Frequentist and Bayesian approaches to prevalence estimation using examples from Johne's disease.

Locksley L. McV Messam, Adam J. Branscum, Michael T. Collins, Ian Gardner

Research output: Contribution to journalReview articlepeer-review

46 Scopus citations

Abstract

Although frequentist approaches to prevalence estimation are simple to apply, there are circumstances where it is difficult to satisfy assumptions of asymptotic normality and nonsensical point estimates (greater than 1 or less than 0) may result. This is particularly true when sample sizes are small, test prevalences are low and imperfect sensitivity and specificity of diagnostic tests need to be incorporated into calculations of true prevalence. Bayesian approaches offer several advantages including direct computation of range-respecting interval estimates (e.g. intervals between 0 and 1 for prevalence) without the requirement of transformations or large-sample approximations, direct probabilistic interpretation, and the flexibility to model in a straightforward manner the probability of zero prevalence. In this review, we present frequentist and Bayesian methods for animal- and herd-level true prevalence estimation based on individual and pooled samples. We provide statistical methods for detecting differences between population prevalence and frequentist methods for sample size and power calculations. All examples are motivated using Mycobacterium avium subspecies paratuberculosis infection and we provide WinBUGS code for all examples of Bayesian estimation.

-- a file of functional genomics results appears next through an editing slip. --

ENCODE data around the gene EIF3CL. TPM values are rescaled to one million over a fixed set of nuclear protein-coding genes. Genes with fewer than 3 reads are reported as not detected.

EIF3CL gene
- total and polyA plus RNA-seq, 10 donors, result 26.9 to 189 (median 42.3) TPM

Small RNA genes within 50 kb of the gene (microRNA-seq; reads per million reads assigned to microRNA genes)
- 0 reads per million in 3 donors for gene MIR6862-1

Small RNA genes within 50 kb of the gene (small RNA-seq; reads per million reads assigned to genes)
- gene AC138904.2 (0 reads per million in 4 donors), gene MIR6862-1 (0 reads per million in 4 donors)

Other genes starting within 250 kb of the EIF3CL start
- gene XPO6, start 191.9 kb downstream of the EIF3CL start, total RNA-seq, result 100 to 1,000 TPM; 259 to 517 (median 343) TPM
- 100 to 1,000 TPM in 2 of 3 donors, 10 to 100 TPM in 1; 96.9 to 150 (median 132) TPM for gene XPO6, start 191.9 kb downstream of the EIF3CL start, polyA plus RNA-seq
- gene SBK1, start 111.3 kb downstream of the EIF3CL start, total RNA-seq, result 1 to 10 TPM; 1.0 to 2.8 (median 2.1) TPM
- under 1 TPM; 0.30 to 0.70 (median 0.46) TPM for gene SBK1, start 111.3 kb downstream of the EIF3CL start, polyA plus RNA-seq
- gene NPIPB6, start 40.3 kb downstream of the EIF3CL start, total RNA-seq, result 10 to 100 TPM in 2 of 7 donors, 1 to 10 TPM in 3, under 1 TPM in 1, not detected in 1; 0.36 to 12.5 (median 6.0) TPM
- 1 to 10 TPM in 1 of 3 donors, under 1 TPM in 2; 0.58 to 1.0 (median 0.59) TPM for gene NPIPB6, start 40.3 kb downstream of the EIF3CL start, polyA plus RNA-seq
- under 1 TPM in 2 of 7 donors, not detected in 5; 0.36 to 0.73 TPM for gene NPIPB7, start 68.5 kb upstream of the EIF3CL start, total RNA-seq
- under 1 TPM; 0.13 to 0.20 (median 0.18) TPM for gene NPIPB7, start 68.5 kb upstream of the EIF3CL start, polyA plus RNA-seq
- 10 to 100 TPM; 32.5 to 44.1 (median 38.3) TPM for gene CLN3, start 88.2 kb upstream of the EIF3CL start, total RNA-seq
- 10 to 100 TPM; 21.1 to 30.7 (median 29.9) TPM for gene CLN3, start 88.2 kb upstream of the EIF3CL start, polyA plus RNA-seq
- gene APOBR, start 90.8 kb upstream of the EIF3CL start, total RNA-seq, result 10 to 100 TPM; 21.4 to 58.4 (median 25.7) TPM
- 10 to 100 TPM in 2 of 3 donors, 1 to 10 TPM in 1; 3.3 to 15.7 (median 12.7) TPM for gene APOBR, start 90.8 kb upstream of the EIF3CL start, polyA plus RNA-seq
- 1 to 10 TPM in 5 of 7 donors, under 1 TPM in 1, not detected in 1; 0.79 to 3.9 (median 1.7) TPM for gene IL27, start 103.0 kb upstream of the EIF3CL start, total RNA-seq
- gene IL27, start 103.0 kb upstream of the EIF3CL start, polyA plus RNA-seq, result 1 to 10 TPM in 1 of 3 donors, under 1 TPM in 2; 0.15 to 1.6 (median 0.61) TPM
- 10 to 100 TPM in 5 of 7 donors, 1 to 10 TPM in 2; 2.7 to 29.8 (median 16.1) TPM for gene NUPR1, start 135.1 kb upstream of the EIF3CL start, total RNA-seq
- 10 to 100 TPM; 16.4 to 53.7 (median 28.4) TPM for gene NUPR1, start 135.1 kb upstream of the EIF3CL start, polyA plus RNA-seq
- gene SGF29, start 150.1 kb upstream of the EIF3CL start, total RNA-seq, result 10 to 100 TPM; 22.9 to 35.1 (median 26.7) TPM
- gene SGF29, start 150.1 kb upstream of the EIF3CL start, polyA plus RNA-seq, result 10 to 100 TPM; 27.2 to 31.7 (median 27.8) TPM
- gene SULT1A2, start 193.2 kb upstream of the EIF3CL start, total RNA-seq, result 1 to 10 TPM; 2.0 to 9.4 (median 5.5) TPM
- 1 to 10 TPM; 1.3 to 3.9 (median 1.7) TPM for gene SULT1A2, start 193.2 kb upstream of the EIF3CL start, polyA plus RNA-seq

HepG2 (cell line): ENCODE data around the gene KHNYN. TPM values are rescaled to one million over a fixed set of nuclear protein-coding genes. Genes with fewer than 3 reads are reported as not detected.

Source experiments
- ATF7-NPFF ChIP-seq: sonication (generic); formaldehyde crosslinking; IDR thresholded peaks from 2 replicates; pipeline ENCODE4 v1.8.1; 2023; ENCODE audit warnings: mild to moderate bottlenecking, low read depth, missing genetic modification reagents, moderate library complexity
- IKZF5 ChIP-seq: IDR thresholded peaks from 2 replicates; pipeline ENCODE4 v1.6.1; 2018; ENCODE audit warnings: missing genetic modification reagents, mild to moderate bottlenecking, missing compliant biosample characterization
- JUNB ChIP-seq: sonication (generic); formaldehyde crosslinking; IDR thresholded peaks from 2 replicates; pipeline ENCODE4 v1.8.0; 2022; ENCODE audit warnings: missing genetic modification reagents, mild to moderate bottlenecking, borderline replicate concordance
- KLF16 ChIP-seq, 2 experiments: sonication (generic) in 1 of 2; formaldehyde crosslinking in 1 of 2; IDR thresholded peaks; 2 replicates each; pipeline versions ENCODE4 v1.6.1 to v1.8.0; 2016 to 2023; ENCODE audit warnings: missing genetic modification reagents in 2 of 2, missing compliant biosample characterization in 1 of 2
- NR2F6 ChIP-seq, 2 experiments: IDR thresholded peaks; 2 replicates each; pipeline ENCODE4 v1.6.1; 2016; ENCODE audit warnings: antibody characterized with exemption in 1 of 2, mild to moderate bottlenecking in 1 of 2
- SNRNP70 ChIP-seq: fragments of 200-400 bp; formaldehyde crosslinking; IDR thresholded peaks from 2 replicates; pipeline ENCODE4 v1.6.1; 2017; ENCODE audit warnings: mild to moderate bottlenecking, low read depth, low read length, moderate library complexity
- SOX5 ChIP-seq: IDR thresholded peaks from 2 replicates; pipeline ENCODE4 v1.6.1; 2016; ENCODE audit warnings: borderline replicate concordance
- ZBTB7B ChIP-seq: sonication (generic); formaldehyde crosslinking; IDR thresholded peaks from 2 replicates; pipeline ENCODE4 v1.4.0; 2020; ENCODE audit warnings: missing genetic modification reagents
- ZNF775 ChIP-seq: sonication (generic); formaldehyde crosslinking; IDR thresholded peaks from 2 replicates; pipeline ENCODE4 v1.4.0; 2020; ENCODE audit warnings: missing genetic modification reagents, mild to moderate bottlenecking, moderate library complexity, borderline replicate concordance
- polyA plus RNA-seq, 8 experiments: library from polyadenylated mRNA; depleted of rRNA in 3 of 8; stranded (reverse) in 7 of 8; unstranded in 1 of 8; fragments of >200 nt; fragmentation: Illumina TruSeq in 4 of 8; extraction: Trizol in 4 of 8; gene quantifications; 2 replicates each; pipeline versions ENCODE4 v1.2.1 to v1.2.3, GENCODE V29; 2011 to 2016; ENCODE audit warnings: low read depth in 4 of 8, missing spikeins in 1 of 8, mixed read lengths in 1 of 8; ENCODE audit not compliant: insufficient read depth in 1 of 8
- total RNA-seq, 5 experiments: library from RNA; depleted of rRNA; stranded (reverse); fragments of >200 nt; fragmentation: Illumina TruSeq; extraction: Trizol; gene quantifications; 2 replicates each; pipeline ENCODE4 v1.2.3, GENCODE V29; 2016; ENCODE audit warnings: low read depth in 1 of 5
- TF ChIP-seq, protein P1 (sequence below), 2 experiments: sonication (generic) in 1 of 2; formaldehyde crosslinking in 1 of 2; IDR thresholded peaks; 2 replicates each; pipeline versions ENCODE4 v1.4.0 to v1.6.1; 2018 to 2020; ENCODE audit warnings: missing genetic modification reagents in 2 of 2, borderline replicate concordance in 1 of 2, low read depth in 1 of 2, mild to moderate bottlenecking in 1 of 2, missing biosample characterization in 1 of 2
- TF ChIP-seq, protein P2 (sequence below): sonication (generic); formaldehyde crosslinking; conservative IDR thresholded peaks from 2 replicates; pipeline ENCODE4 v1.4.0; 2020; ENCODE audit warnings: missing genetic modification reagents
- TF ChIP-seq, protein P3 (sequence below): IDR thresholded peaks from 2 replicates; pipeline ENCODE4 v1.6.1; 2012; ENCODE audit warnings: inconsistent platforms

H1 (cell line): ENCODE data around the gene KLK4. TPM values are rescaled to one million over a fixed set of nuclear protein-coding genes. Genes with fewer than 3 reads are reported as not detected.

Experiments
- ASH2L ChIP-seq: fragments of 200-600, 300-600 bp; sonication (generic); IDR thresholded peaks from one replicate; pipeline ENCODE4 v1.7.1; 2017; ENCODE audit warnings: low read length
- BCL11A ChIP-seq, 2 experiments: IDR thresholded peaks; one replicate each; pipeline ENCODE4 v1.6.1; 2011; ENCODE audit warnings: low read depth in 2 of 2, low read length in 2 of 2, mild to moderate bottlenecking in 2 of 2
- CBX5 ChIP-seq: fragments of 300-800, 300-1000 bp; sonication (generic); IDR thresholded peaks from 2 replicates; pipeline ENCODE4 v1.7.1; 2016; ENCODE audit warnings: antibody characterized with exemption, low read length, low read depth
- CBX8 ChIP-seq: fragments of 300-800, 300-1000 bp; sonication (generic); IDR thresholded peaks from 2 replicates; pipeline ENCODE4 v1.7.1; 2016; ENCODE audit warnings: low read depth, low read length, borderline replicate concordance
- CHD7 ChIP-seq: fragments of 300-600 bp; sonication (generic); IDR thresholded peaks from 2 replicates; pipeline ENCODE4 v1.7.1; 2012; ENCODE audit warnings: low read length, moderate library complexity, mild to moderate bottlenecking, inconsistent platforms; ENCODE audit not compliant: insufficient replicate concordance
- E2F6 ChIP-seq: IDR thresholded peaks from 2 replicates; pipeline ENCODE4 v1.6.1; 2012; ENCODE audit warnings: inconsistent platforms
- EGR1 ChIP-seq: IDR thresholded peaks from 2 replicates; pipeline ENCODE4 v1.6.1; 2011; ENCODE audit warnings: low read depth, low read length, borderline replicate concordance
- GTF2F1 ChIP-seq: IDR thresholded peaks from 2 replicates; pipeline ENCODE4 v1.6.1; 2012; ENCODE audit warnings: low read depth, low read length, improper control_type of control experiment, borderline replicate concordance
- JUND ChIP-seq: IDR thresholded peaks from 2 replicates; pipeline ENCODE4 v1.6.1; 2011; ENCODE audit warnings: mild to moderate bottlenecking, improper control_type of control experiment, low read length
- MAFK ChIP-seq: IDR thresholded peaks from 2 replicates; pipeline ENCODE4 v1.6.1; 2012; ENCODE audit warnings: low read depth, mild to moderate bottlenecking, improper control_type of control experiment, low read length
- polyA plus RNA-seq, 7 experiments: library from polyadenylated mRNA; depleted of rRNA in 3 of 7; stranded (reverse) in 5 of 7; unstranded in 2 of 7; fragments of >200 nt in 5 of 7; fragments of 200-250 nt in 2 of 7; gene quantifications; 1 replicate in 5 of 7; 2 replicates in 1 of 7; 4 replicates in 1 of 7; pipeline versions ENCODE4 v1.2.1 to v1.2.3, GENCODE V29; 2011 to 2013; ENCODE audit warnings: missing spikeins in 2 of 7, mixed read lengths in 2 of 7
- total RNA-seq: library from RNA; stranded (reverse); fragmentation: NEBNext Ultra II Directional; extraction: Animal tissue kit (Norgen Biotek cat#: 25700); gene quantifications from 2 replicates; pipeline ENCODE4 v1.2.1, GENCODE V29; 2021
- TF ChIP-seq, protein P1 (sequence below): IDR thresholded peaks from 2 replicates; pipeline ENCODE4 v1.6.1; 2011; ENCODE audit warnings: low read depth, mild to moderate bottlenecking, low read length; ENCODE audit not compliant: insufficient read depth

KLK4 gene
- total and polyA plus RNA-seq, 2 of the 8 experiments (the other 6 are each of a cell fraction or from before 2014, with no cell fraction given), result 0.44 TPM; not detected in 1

Original languageEnglish (US)
Pages (from-to)1-23
Number of pages23
JournalAnimal health research reviews / Conference of Research Workers in Animal Diseases
Volume9
Issue number1
DOIs
StatePublished - Jan 1 2008

ASJC Scopus subject areas

  • Animal Science and Zoology

Fingerprint Dive into the research topics of 'Frequentist and Bayesian approaches to prevalence estimation using examples from Johne's disease.'. Together they form a unique fingerprint.

Cite this